A water bottle that leaves no waste behind
Icelandic design student Ari Jonsson has designed a water bottle that is functional in the truest sense of the word. It holds water but as soon as it is empty, it decomposes, leaving only biological matter behind. The bottle is made of agar, a substance derived from algae.
Functional packaging comes in many shapes and sizes. Now Icelandic design student Ari Jonsson has turned the concept on its head. He has designed a water bottle that is functional in the truest sense of the word. It holds water but as soon as it is empty, it decomposes, leaving only biological matter behind. The bottle is made of agar, a substance derived from algae.
Jonsson developed the concept when pondering the absurdity of using a material that takes hundreds of years to break down – plastic – to store and carry water, which will disappear in minutes if not seconds when consumed or spilled. “I read that 50 % of plastic is used once and then thrown away so I feel there is an urgent need to find ways to replace some of the unreal amount of plastic we make, use and throw away each day,” Jonsson told Dezeen magazine. When researching natural alternatives he came across algae-derived agar. Agar is often used in Petri dishes to grow cell cultures and in many traditional Asian deserts. Its gelatinous consistency makes it pliable so it can be shaped by pouring it into moulds.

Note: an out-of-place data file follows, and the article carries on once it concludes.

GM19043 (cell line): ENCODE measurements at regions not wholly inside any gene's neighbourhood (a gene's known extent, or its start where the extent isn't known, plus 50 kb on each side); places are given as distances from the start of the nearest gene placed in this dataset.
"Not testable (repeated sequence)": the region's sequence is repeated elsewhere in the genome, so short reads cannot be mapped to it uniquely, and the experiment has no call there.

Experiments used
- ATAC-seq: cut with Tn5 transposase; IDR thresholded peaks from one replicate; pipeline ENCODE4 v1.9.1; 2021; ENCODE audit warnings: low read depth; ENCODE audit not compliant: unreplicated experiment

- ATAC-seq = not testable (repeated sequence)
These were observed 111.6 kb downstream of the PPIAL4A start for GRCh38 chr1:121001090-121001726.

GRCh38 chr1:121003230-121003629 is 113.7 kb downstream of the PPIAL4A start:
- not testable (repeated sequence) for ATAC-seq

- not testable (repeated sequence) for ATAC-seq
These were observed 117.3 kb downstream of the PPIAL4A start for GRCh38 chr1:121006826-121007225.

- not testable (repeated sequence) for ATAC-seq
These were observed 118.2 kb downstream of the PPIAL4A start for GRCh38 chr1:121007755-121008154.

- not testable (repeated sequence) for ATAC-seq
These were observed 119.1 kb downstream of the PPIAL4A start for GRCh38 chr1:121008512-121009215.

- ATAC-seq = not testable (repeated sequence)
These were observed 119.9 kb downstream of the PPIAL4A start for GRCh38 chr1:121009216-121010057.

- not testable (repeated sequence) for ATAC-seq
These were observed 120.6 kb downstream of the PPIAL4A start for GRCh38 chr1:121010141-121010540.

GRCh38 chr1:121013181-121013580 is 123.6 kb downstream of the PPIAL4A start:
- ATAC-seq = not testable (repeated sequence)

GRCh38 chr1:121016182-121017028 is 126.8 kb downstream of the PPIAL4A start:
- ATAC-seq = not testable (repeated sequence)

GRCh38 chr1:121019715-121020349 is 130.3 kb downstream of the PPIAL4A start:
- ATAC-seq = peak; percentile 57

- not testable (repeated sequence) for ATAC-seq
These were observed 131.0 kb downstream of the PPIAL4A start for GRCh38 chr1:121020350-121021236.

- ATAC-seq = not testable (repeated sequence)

What intrigued Jonsson most about the semi-translucent material was the fact that agar needs water to keep his structural characteristics. Without it, it falls apart. Jonsson thus created a bottle that embodies a perfect functional symbiosis with water.
Jonsson, a design student at the Icelandic Academy of the Arts, presented the bottle at a design exhibition in Reykjavik where it attracted a lot of attention. The water is safe to drink even though it can acquire a slightly salty ocean-like taste, according to Jonsson. The bottle can also be eaten after use but because the agar doesn’t look too appetizing once it starts breaking down, it is more likely that it will need to be thrown in the compost bin to biodegrade.
While the concept certainly attracted a lot of attention, it is unlikely that the algae-based bottles will replace plastic bottles in the near future. The material tears quite easily, which doesn’t make it especially well suited for carrying around or storing it on supermarket shelves. Jonsson knows that his project is only a starting point. Like other water bottle alternative, for instance the Ooho bottle that we wrote about a few months back, the algae-based bottle is another invention that adds to the discussion about sustainable packaging materials.